THE OUTBREAK of fighting between Russia and the former Soviet republic of Georgia was sudden but not surprising. Conflict has been brewing between Moscow and its tiny, pro-Western neighbor for months. The flashpoints are two breakaway Georgian provinces, Abkhazia and South Ossetia -- the latter being the scene of the latest fighting. The skirmishing and shelling around Georgian villages that prompted Georgian President Mikheil Saakashvili to launch an offensive against the South Ossetian capital, Tskhinvali, may or may not have been a deliberate Russian provocation, to which Russia's tank and air assault was the inevitable follow-up.
Russian military probes, always denied b y Moscow, have been frequent in recent years. But certainly the deeper source of tension between the two countries is Russia's insistence on maintaining hegemony in the Caucasus. Georgia's democratically elected government has accepted U.S. military and economic aid, supported the mission in Iraq and pursued NATO membership. Moscow will not tolerate such independence -- even by a relatively poor country of just 4.6 million people.
At its summit in Bucharest, Romania, in April, NATO offered Georgia eventual membership. This was not the more concrete promise that Georgia and the Bush administration had wanted. But Tbilisi and Washington settled for less in deference to European NATO members who wanted to avoid inflaming Russia. It didn't work, because Moscow responded by increasing its ties to Abkhazia and South Ossetia, including by beefing up the "peacekeeping" forces it maintains in both regions under the settlement that concluded Moscow-backed secessionist wars in the early 1990s. Even before these latest maneuvers, Russia had issued passports to most inhabitants of the two breakaway regions, which is why it claims to be defending its own people now.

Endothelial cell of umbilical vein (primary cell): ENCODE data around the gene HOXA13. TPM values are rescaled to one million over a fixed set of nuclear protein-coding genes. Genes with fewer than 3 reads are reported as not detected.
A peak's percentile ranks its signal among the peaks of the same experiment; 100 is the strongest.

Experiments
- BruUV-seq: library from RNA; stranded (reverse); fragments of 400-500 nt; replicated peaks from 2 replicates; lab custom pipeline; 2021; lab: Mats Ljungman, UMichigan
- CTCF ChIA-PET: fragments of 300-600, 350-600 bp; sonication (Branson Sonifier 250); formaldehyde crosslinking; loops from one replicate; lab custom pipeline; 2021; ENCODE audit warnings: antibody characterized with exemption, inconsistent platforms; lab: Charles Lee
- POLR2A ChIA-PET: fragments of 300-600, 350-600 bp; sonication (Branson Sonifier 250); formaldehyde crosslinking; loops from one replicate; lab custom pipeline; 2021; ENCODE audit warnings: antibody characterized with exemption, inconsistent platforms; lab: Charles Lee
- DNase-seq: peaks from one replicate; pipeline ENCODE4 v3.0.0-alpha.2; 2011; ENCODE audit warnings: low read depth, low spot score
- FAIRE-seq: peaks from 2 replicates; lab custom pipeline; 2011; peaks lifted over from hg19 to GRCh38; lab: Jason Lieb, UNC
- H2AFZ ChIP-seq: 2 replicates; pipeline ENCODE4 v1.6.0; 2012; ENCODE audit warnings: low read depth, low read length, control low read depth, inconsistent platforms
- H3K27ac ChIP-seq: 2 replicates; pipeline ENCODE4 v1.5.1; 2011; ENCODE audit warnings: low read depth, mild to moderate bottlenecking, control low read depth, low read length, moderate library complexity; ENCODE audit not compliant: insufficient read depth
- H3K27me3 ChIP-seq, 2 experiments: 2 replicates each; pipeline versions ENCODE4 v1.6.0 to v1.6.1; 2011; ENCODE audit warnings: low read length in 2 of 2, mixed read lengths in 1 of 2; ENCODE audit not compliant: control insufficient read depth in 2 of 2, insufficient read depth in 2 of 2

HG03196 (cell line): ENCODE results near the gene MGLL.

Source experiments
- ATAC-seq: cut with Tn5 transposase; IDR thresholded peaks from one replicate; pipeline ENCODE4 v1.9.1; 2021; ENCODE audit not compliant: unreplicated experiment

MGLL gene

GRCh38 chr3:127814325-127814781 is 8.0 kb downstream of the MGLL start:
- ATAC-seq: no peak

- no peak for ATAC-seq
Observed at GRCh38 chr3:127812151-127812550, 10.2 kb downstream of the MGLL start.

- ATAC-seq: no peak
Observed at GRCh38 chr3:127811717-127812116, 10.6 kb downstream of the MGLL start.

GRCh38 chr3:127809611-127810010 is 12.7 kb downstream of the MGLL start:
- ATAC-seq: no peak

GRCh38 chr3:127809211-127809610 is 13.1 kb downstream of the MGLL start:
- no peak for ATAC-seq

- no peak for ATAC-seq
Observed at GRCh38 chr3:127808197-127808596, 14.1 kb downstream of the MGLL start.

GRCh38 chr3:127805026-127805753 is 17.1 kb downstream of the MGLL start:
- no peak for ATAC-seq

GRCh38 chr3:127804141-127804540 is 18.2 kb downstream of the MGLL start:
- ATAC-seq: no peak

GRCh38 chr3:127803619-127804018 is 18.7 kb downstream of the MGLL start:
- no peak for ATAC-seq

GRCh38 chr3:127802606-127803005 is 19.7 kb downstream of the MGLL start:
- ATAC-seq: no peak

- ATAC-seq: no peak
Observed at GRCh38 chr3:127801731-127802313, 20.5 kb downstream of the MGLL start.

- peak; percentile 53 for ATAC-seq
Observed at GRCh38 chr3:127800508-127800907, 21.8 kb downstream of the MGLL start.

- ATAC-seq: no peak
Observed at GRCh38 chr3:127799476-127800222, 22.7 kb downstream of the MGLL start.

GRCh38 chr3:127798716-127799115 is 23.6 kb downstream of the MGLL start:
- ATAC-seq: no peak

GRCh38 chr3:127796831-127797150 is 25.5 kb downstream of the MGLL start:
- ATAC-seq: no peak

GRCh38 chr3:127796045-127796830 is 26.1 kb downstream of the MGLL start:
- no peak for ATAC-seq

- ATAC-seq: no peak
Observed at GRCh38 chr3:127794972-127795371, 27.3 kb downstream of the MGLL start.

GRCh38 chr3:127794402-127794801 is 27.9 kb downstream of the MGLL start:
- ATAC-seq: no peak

It's doubtful, though not unthinkable, that Russia plans to conquer all of Georgia. But its objectives are no less cynical for that. Simply by keeping the country in a constant state of territorial division and conflict, it hopes to show NATO that Georgia is too unstable for membership -- thus giving Georgia no choice but to submit to Moscow's "influence." Probably Russia intends to administer a quick military "punishment" (as Russian President Dmitry Medvedev described Moscow's war aim) to Mr. Saakashvili, and then restore some version of the unstable status quo ante.
This is a grave challenge to the United States and Europe. Ideally, the U.N. Security Council would step in, authorizing a genuine peacekeeping force to replace the Russian one that has turned into a de facto occupation of Abkhazia and South Ossetia. But a Russian veto rules that out. Thus, the United States and its NATO allies must together impose a price on Russia if it does not promptly change course.
The principles at stake, including sovereignty and territorial integrity, apply well beyond the Caucasus. To abandon Georgia and its fragile democratic Rose Revolution would send a terrible signal to other former Soviet and Warsaw Pact republics that to Moscow's dismay have achieved or are working toward democracy and fully independent foreign policies. The West has made that sort of mistake before and must not do so again.